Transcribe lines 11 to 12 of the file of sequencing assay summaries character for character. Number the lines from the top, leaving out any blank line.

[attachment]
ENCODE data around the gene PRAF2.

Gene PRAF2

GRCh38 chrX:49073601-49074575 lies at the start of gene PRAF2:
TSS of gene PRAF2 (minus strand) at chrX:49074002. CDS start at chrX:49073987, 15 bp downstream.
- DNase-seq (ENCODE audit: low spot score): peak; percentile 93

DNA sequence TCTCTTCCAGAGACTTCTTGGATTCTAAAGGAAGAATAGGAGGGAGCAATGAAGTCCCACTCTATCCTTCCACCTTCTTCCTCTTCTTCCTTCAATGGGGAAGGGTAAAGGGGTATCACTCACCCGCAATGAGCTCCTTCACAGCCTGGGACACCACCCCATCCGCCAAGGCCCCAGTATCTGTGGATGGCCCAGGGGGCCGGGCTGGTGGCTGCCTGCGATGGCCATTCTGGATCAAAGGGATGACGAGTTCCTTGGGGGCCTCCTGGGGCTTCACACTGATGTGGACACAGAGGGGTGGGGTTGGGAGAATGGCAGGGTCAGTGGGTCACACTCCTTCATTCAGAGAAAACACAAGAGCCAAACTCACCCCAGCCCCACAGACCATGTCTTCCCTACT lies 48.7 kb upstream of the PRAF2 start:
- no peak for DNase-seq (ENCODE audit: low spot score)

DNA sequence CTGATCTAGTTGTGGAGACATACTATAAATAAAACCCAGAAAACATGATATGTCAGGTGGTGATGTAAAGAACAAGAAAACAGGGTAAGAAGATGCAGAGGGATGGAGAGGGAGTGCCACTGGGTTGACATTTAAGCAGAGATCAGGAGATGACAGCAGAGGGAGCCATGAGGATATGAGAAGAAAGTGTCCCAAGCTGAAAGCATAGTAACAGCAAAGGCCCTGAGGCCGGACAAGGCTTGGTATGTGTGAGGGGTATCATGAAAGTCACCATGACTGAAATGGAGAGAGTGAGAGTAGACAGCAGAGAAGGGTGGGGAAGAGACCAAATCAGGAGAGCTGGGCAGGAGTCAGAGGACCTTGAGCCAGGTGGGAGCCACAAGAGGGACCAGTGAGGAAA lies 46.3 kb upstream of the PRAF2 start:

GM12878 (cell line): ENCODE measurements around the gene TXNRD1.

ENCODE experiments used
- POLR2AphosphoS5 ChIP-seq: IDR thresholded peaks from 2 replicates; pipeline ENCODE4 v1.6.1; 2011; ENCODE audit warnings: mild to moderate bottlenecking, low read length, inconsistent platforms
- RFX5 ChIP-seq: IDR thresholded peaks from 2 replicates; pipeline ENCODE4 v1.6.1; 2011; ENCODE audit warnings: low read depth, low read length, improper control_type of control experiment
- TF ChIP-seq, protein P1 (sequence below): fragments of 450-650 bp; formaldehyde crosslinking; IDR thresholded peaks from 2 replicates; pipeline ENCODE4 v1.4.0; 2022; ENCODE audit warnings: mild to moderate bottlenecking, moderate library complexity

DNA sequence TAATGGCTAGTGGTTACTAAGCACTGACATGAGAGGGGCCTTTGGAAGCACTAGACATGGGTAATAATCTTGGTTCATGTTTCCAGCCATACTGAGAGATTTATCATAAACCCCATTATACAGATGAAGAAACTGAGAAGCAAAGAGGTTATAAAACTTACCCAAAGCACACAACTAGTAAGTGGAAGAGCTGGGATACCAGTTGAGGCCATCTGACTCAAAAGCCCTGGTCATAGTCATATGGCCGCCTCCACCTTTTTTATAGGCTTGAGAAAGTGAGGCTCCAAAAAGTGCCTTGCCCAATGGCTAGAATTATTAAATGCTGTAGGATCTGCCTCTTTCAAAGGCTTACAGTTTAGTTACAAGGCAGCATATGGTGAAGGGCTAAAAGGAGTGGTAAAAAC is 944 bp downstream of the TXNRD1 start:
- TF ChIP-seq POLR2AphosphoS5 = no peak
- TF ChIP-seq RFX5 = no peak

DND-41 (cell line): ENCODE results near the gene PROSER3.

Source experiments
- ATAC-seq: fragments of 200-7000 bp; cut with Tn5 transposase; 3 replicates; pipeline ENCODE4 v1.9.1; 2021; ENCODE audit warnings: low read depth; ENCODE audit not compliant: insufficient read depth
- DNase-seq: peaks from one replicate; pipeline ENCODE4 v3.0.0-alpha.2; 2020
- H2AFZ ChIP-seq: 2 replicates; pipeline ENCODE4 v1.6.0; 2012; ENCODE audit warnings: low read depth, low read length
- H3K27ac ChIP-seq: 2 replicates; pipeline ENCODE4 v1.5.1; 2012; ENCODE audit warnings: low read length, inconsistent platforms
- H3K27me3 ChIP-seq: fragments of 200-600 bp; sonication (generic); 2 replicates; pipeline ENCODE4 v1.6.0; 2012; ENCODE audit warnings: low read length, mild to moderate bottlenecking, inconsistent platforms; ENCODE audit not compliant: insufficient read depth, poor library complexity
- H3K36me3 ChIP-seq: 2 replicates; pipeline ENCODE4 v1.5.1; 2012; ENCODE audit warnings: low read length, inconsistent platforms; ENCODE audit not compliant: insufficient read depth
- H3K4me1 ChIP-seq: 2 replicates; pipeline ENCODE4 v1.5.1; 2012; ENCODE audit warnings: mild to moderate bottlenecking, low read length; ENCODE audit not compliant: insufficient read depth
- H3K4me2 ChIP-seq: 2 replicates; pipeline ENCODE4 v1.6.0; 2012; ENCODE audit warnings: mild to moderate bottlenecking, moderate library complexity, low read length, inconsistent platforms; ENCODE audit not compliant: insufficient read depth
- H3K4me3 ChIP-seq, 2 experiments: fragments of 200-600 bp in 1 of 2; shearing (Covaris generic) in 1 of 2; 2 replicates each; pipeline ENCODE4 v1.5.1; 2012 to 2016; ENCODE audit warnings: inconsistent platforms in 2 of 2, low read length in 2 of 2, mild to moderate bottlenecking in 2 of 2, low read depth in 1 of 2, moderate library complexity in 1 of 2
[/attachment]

- POLR2AphosphoS5 ChIP-seq: IDR thresholded peaks from 2 replicates; pipeline ENCODE4 v1.6.1; 2011; ENCODE audit warnings: mild to moderate bottlenecking, low read length, inconsistent platforms
- RFX5 ChIP-seq: IDR thresholded peaks from 2 replicates; pipeline ENCODE4 v1.6.1; 2011; ENCODE audit warnings: low read depth, low read length, improper control_type of control experiment